Summary: Cries From The Cross - The Cry of Victory (PowerPoint slides to accompany this talk are available on request - email: email@example.com)
Reading: John chapter 19 verse 30
In this series of studies:
• We are considering the seven statements of Jesus from the cross:
• These statements are very important to us:
• Not only because of the Person who spoke them;
• But, also because of the place where they were said.
• Remember the context that these great words were spoken in;
• It was when our Jesus was doing His greatest work on earth,
“These seven last words from the cross are windows that enable us to look into eternity and see the heart of God.”
• This morning we are looking at the sixth statement that Jesus made on the cross;
• “It is finished!”
• Our last two studies have been occupied with the tragedy of the cross;
• Today we shall see the triumph of the cross.
Quote: A.W. Pink:
“In his words “My God, my God, why hast thou forsaken me?” we heard the saviours cry of desolation.
In his words “I thirst” we listened to his cry of lamentation; now there falls upon our ears his cry of jubilation – “it is finished”.
From the words of the victim we now turn to the words of the victor.”
When you read the Gospel records concerning the death of Jesus Christ:
• You discover that the last words of Jesus were not whispered;
• Or even the quietly spoken murmurings of a man about to do.
• In fact the very opposite is true, we read words like these:
• ‘With a loud shout’ or ‘in a loud voice’ or ‘Jesus cried out’.
• Each of the four gospels record for us how Jesus spoke;
• He did not mummer or mutter his words in fact the opposite, he spoke up loud and clear;
• Matthew writes (chapter 27 verse 50):
• “When Jesus cried out again in a loud voice, he gave up his spirit”.
• Mark writes (chapter 15 verse 37):
• With a loud cry, Jesus breathed his last”.
• Luke writes:
• Jesus called out with a loud voice…..”.
Matthew, Mark and Luke:
• Tell us the way in which Jesus spoke; “In a loud voice”.
• John alone tells us what Jesus said “It is finished”.
• Remember John was the eye-witness who stood at the cross and so he heard it himself!
• And recorded these important words of Jesus.
• He did not say, "I am finished." This was not a cry of defeat;
• Instead it was a shout of victory! "It is finished!"
• Jesus was not referring to himself;
• But rather to the work that he was accomplishing on the cross.
Though Jesus ended His earthly days with distress and trauma:
• He would die with the satisfaction of knowing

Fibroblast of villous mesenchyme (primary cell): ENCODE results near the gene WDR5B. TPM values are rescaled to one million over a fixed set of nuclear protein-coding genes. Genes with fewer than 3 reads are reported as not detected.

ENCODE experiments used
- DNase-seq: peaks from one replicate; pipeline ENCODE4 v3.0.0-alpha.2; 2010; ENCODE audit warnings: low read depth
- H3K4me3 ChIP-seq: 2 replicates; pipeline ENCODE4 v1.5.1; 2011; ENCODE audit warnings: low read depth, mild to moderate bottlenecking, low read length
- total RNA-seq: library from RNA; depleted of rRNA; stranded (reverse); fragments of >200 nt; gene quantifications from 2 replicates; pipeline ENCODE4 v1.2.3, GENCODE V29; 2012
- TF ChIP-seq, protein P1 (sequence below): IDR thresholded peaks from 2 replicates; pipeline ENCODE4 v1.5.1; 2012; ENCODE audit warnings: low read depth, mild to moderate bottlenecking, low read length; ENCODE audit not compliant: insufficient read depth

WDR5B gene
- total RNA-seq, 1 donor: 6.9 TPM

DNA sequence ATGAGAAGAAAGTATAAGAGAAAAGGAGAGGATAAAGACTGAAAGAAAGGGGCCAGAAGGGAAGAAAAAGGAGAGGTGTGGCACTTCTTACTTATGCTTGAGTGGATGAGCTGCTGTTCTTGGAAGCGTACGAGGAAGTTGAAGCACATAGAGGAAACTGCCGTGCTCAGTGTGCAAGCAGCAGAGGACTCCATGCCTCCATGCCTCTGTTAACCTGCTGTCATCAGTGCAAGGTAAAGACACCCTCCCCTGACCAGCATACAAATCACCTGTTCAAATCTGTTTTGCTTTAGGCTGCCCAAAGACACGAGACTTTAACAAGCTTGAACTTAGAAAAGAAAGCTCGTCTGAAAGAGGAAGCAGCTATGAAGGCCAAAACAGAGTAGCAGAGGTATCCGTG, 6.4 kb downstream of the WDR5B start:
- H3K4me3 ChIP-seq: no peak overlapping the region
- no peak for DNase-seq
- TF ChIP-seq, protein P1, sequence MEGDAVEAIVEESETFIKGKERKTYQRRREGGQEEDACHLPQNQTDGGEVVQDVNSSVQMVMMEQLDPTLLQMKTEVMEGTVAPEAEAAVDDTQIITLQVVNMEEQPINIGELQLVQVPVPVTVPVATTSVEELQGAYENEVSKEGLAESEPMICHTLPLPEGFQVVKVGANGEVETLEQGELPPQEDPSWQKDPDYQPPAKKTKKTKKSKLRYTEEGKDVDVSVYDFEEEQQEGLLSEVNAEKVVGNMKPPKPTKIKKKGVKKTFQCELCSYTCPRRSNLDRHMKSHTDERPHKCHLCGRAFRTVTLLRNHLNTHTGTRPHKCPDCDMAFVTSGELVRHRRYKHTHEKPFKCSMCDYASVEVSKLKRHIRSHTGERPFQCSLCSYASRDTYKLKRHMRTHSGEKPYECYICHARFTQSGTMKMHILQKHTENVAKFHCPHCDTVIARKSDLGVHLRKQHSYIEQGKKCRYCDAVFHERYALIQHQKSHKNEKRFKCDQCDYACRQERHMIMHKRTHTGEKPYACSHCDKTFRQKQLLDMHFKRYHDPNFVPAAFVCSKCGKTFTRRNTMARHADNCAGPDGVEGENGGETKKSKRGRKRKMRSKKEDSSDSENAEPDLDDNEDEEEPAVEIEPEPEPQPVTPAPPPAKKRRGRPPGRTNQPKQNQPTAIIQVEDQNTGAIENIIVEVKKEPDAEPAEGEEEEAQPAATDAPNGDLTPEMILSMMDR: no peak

• That the purpose for His coming had been successfully fulfilled.
• In the Greek language in which John wrote,
• This statement is one ten lettered word: ‘tet-el-est-ai’.
• Translated into English as three words, it simply means;
• It is finished, it stands finished, and it always will be finished."
Quote: The nineteenth-century preacher Charles Haddon Spurgeon said:
“That this one word…..would need all the other words that were ever spoken, or ever can be spoken, to explain it…..It is altogether immeasurable. It is high; I cannot attain to it. It is deep; I cannot fathom it."
• Well if the great Charles Haddon Spurgeon couldn’t adequately explain this word;
• I’ve got no-chance!
• So although this morning we will only scratch the surface of its meaning;
• I think we will find enough there to help us appreciate what Christ achieved.
(1). A familiar word:
(a). A word used by Servants.
• Servants and the slaves used this word.
• A master would tell his servant to go do something,
• And when the servant had completed the task, he would come back and say,
• "Tet-el-est-ai - I have finished the work that you gave me to do."
Jesus - Gods perfect servant:
• The Lord Jesus Christ was God’s suffering servant.
• Philippians 2 informs us that Jesus Christ came as a servant.
“Your attitude should be the same that Christ Jesus had. 6Though he was God, he did not demand and cling to his rights as God. 7He made himself nothing; he took the humble position of a slave and appeared in human form.”
• When Jesus entered our world He did not come as a sovereign but as a servant,
• Not as a ruler but as a slave.
• And every slave or servant has work to do.
• So too with Jesus!
Turn with me to Luke chapter 2 verses 41-49:
• When Jesus was aged twelve He was separated from his family;